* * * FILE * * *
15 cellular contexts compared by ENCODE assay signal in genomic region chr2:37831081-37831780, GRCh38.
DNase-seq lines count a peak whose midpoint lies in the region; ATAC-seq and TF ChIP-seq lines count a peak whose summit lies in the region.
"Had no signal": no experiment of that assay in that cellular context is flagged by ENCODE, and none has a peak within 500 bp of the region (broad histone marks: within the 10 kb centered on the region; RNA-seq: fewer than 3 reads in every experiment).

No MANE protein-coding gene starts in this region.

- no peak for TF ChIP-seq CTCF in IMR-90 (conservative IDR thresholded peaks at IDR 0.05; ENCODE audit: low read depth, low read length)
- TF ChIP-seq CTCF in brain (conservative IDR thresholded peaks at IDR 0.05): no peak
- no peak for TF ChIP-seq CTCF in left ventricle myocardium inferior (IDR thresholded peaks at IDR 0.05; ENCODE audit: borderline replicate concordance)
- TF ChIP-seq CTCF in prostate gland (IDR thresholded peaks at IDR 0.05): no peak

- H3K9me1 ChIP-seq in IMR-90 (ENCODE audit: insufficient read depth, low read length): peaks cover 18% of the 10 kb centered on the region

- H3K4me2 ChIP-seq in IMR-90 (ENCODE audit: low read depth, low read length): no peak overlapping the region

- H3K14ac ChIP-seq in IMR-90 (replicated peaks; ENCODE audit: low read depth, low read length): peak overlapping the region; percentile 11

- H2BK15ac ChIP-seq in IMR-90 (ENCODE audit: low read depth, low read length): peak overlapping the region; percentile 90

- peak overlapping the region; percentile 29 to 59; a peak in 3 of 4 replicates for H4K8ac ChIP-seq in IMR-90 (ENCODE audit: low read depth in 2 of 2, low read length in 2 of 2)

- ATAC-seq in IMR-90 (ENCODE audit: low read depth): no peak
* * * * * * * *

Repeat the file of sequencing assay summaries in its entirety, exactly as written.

15 cellular contexts compared by ENCODE assay signal in genomic region chr2:37831081-37831780, GRCh38.
DNase-seq lines count a peak whose midpoint lies in the region; ATAC-seq and TF ChIP-seq lines count a peak whose summit lies in the region.
"Had no signal": no experiment of that assay in that cellular context is flagged by ENCODE, and none has a peak within 500 bp of the region (broad histone marks: within the 10 kb centered on the region; RNA-seq: fewer than 3 reads in every experiment).

No MANE protein-coding gene starts in this region.

- no peak for TF ChIP-seq CTCF in IMR-90 (conservative IDR thresholded peaks at IDR 0.05; ENCODE audit: low read depth, low read length)
- TF ChIP-seq CTCF in brain (conservative IDR thresholded peaks at IDR 0.05): no peak
- no peak for TF ChIP-seq CTCF in left ventricle myocardium inferior (IDR thresholded peaks at IDR 0.05; ENCODE audit: borderline replicate concordance)
- TF ChIP-seq CTCF in prostate gland (IDR thresholded peaks at IDR 0.05): no peak

- H3K9me1 ChIP-seq in IMR-90 (ENCODE audit: insufficient read depth, low read length): peaks cover 18% of the 10 kb centered on the region

- H3K4me2 ChIP-seq in IMR-90 (ENCODE audit: low read depth, low read length): no peak overlapping the region

- H3K14ac ChIP-seq in IMR-90 (replicated peaks; ENCODE audit: low read depth, low read length): peak overlapping the region; percentile 11

- H2BK15ac ChIP-seq in IMR-90 (ENCODE audit: low read depth, low read length): peak overlapping the region; percentile 90

- peak overlapping the region; percentile 29 to 59; a peak in 3 of 4 replicates for H4K8ac ChIP-seq in IMR-90 (ENCODE audit: low read depth in 2 of 2, low read length in 2 of 2)

- ATAC-seq in IMR-90 (ENCODE audit: low read depth): no peak